Arsenic in Rice Milk, Rice Krispies, and Brown Rice Syrup

I recommend people switch away from using rice milk

For kids and teens, the amount of arsenic flowing through their bodies was found to be about 15 percent higher for each quarter cup of rice consumed per day, and a similar link was found in adults. A study of pregnant women found that consuming about a half cup of cooked rice per day could raise urine arsenic levels as much as drinking a liter of arsenic-contaminated water at the current upper federal safety limit. These findings “suggest that many people in the United States may be exposed to potentially harmful levels of arsenic through rice consumption.” which I explore in my video Arsenic in Rice Milk, Rice Krispies, and Brown Rice Syrup.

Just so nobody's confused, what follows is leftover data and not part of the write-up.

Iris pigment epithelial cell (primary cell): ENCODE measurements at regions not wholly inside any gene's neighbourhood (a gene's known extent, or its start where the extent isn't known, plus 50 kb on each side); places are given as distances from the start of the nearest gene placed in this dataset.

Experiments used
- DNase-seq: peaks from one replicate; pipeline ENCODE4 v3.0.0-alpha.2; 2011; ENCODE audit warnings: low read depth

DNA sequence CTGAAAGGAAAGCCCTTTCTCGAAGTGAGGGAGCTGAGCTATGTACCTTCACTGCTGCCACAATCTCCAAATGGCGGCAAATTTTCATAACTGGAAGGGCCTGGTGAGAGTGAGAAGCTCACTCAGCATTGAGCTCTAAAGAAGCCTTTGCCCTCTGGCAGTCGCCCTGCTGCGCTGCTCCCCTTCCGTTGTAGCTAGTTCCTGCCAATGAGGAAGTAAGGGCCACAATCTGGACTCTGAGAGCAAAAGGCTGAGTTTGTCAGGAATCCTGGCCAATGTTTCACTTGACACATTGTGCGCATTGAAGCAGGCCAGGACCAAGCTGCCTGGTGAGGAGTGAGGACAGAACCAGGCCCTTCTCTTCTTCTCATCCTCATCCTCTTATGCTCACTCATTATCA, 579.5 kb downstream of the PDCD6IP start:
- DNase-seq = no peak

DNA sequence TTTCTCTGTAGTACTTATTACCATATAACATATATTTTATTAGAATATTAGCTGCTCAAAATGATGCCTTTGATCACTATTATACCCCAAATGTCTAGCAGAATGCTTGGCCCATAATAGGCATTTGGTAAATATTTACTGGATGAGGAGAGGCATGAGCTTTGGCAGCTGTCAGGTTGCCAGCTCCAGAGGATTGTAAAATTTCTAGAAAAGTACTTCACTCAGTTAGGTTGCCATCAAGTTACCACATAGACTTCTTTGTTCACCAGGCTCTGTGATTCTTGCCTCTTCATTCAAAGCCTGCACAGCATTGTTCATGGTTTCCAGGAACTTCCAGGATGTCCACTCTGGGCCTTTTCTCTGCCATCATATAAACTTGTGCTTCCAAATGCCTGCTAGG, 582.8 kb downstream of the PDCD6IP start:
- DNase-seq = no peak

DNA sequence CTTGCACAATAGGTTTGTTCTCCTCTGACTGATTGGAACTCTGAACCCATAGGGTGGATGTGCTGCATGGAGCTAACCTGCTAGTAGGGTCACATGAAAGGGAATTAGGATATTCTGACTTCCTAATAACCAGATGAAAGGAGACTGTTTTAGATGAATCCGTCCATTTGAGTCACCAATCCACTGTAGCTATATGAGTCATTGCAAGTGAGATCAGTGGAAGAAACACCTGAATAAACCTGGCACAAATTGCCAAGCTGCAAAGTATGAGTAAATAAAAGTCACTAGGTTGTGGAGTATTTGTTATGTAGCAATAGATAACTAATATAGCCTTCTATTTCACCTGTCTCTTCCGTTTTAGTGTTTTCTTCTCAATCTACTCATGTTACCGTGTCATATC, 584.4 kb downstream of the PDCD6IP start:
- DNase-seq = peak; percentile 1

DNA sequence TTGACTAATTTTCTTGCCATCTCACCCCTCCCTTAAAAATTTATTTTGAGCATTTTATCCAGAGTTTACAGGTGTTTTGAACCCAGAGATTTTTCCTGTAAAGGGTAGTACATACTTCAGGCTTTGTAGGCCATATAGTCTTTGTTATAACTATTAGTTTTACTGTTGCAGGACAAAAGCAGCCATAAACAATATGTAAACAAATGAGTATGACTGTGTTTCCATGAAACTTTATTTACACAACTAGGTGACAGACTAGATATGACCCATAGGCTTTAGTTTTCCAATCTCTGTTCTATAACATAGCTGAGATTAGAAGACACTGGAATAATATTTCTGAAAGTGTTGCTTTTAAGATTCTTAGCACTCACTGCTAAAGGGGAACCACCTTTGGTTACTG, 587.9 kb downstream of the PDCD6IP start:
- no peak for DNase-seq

Do you know where Americans get most of their rice arsenic? From Rice Krispies, though brown rice crisps cereal may have twice as much, as I discuss in my video Arsenic in Rice Milk, Rice Krispies, and Brown Rice Syrup.

“Organic brown rice syrup (OBRS) is used as a sweetener in organic food products as an alternative to high-fructose corn syrup.” Big mistake, as organic brown rice syrup products “may introduce significant concentrations” of toxic arsenic into people’s diets. For example, two energy chews sweetened with brown rice syrup might hit the provisional upper daily arsenic intake based on the water standards.

“Toddler formulas with added organic brown rice syrup have 20 times higher levels of inorganic [toxic] arsenic than regular formulas,” and in older children, thanks to brown rice syrup, a few cereal bars a day “could pose a very high cancer risk.”

What about rice milk? A consensus statement of both the European and North American societies for pediatric nutrition recommends the “avoidance of rice drinks for infants and young children,” and, generally, toxic “inorganic arsenic intake in infancy and childhood should be as low as possible.”